July 6, 2022

The Queens County Citizen

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Tibial osteotomy may be an alternative to arthroplasty

Tibial osteotomy may be an alternative to arthroplasty


  • Age, gender, family history, being overweight, and recurrent strain injuries during specific work or sports activities increase the risk of osteoarthritis of the knee.
  • Tibial osteotomy, an unused and adopted intervention for younger patients, delays the use of the knee prosthesis for many years.

In France, knee osteoarthritis, also known as “gonarthrosis”, affects 3% of the population under the age of 45 and 65% of the French population after the age of 65. At present, no treatment can cure this chronic disease. To slow its development and reduce pain, it is advisable to take hygienic-dietary measures (weight loss, rehabilitation, etc.) or take medications (analgesics, anti-arthritis, etc.).

Joint replacement or “Implantation of a knee prosthesis is considered when the knee osteoarthritis is very advanced and has not been relieved by medical treatment”, Refers to health insurance. However, it is possible to resort to another intervention called “tibial osteotomy”, which is a less invasive technique. A study published in the Journal Journal of the Canadian Medical Association (CMAJ). As a reminder, osteotomy corrects the deviation of the axis of the leg by cutting the tibia and fixing it in the correct position to place the leg back in the middle.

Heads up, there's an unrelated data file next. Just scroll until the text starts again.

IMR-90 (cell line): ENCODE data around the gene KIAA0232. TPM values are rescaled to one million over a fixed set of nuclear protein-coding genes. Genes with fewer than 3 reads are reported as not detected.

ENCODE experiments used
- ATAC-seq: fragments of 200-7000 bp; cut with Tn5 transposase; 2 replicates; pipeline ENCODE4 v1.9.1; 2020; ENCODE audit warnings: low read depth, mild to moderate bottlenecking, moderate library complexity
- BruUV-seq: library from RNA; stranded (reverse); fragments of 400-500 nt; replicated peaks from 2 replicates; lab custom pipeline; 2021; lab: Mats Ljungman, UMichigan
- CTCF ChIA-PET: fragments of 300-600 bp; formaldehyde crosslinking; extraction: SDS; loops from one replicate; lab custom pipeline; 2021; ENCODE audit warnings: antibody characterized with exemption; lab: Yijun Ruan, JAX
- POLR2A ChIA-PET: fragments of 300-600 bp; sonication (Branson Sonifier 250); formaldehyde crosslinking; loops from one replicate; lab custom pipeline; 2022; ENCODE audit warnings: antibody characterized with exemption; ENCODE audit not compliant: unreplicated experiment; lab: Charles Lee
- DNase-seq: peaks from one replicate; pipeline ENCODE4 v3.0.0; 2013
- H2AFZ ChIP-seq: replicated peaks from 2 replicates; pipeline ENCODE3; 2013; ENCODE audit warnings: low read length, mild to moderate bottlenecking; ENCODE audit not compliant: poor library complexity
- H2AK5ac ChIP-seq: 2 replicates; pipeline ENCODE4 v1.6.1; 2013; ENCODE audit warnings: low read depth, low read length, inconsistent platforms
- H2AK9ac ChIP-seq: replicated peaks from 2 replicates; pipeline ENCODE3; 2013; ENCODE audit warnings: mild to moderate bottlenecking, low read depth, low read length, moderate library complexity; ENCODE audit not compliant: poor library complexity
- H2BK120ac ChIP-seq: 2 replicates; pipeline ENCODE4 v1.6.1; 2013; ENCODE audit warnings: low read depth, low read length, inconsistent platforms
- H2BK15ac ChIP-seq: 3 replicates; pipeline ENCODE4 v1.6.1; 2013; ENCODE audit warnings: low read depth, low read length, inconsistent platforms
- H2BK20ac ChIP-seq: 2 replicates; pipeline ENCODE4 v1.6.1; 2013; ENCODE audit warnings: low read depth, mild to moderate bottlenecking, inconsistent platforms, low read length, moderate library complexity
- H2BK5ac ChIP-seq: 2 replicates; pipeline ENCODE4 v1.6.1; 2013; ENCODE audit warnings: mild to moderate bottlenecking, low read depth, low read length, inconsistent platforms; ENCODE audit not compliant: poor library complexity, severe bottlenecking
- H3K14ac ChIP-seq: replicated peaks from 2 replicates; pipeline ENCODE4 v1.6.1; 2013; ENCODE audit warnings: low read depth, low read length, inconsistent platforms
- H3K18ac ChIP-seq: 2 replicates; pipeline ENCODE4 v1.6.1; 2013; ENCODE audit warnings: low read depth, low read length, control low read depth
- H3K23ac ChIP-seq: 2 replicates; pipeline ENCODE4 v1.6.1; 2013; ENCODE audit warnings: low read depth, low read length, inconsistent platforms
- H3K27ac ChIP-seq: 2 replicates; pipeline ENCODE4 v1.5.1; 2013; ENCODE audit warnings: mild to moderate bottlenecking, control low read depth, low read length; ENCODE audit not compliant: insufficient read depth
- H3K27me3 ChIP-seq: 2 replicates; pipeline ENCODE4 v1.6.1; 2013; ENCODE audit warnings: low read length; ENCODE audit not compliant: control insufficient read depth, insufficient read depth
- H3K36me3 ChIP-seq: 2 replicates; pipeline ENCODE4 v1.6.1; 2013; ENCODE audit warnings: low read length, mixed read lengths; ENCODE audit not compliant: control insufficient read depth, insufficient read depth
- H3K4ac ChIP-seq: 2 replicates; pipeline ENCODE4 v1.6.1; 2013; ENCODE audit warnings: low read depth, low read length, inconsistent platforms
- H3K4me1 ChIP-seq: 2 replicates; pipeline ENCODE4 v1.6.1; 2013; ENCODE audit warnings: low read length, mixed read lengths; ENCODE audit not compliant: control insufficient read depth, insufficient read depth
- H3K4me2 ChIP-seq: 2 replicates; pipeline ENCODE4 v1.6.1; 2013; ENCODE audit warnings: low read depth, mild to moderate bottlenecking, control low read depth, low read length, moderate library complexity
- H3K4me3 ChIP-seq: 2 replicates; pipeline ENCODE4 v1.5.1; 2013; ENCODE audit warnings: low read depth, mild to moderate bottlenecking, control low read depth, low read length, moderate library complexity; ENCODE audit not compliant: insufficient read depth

Tibial osteotomy delays knee arthroplasty for many years

For the purposes of the work, the researchers conducted a study on 643 patients with osteoarthritis of the knee. 556 of them underwent tibial osteotomy. Scientists have found that 95% of people with this less invasive procedure do not require a knee transplant during the following five tibial osteotomy. “We found that 79% of participants did not require knee replacement surgery within 10 years”, Cited the authors of the study.

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Tibial osteotomy is especially suitable for young people with less severe joint damage. “However, these patients also contribute to the osteoarthritis burden of the knee. There is a need for intermediate treatments between ‘non-operative’ treatments and joint replacement. The shortage of these intermediate therapies has been leading patients for many years now. For pain and society, there are significant health costs.” Said Cody Primau, author of the study.